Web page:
The most controversial aspect of Mr Cantrell's writing (for his would-be allies that is), is his attacks on ``Anglo-Saxons.'' Predictably, he gets exactly the sort of prejudiced response, often humorous and easily lampooned, from supporters of the Anglo-Saxon Imperium, whether spherical or otherwise. That is the knee jerk reaction he'll get from any Yankee, and it will just substantiate his thesis. However his use of the term defeats his own cause on the Southern side, and limits the effectiveness of what should be the most powerful political dynamite on the conservative end of the spectrum--and manifestly is not. Simple cultural coherence, i.e., the rallying of Southerners specifically around cultural conservatism, is undeniably the most ``real'' political aspect, Mr Cantrell and my rumblings are well down in its noise. Reality always trumps theory. The most radical and effective act of cultural conservatism is to learn the truth about One's Own culture, and to teach the ways of that culture to one's children. This will happen regardless of what Mr Cantrell or I say.

What undermines Mr Cantrell's use of ``Anglo-Saxon'' is the fact that that term's historical trajectory and current meaning (not least its location in the realm of veneration-words) makes it useless for polemical purposes. The original use of the term does not mean an amalgamation or race mixing of Angles, Saxons, and Jutes, still less is it a linguistic term, similar to Serbo-Croatian (does anyone remember when Serbia and Croatia were hyphenated, especially by Liberals like Mises?) ``Anglo-Saxon'' meant, on its original coinage, ``those Saxons who live in England rather than the Continent.'' The primary example of Anglo-Saxons are the actual Saxons, who settled in the West of England, and are part of the anscestry of the plantation owners. The existence of Anglians and their cultural distinction from Saxons was not in view in the early days of Saxon Philology. All the tribes were called ``Saxons'' (as opposed to Normans, of course).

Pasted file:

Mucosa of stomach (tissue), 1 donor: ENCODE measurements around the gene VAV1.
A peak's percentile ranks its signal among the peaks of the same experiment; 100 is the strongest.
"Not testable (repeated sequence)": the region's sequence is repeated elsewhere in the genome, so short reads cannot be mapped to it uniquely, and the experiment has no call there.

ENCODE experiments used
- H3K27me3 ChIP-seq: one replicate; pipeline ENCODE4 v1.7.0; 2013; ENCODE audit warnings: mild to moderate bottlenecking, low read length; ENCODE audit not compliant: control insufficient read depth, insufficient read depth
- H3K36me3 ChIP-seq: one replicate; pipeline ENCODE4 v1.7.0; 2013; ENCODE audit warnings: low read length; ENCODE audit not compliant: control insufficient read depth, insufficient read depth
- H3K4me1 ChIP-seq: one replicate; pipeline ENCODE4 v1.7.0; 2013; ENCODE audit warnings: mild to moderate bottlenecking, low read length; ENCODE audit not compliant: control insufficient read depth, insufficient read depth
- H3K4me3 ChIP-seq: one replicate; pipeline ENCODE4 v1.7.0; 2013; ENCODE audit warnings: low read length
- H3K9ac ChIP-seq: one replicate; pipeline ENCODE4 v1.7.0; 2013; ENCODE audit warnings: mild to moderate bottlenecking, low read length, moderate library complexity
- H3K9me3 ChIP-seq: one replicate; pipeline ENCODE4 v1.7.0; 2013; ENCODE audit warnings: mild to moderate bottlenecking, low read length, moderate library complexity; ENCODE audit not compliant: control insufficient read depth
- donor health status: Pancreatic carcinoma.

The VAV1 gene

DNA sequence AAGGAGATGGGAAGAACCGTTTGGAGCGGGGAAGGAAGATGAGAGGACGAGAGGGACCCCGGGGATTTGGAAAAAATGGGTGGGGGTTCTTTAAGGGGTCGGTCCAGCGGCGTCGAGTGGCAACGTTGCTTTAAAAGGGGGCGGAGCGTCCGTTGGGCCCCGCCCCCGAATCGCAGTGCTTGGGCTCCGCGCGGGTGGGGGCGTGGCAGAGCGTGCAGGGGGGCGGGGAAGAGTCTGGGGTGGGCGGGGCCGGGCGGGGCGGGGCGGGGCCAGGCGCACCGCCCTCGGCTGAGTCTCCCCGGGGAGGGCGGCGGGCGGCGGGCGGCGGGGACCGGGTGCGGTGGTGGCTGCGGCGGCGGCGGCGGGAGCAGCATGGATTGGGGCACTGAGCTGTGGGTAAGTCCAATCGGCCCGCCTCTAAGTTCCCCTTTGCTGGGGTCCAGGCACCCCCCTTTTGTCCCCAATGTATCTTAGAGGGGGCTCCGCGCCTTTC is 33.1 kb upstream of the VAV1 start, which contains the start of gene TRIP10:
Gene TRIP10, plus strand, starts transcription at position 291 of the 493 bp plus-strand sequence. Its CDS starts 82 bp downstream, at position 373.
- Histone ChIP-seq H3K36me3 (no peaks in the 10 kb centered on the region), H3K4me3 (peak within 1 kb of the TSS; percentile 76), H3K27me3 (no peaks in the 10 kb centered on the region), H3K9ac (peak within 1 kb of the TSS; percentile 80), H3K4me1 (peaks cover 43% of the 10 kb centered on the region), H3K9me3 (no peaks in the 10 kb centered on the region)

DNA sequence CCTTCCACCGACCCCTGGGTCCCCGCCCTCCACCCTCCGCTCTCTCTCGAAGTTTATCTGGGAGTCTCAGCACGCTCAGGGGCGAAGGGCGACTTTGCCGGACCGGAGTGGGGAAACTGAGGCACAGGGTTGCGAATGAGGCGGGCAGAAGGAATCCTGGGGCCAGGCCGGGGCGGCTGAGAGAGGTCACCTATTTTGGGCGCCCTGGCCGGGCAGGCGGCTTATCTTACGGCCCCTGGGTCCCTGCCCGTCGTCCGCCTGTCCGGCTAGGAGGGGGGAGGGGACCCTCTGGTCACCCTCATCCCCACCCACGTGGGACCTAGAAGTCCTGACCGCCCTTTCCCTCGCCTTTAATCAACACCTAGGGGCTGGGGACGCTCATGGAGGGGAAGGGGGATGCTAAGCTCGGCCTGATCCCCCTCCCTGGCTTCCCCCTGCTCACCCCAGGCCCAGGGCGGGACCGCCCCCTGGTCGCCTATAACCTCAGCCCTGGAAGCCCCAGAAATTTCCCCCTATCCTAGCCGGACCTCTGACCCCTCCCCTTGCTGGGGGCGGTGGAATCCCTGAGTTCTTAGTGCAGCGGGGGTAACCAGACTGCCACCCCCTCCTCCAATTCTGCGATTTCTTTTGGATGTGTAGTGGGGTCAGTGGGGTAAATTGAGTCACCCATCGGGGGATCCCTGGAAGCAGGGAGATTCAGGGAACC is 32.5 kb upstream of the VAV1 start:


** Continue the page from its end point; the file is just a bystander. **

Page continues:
Given that Mr. Cantrell's Anglo-Saxon Yankee vs. Anglo-Celtic Southerner divide mostly lies along the Anglian vs. Saxon axis, which later became the Danelaw boundary, it is ironic that he slams the Anglo-Saxons. They are, after all, the racial substrate of his Anglo-Normans, in opposition to the evil Anglians, who have a later infusion of Viking and Danish blood. Whether the Anglians were evil before that admixture is not spelled out. Mr Cantrell would do better to slam the Anglians (as in East Anglian Puritans), as against the West Saxons, whether of Dorsetshire, Lichfield, or Virginia. He would then leave those Southerners with a Saxon heritage to be proud of, while easily identifying the characteristics of Anglians that are most objectionable. They could read Albion's Seed or Cousins' Wars and find support for Mr Cantrell's thesis, rather than a contradiction of it.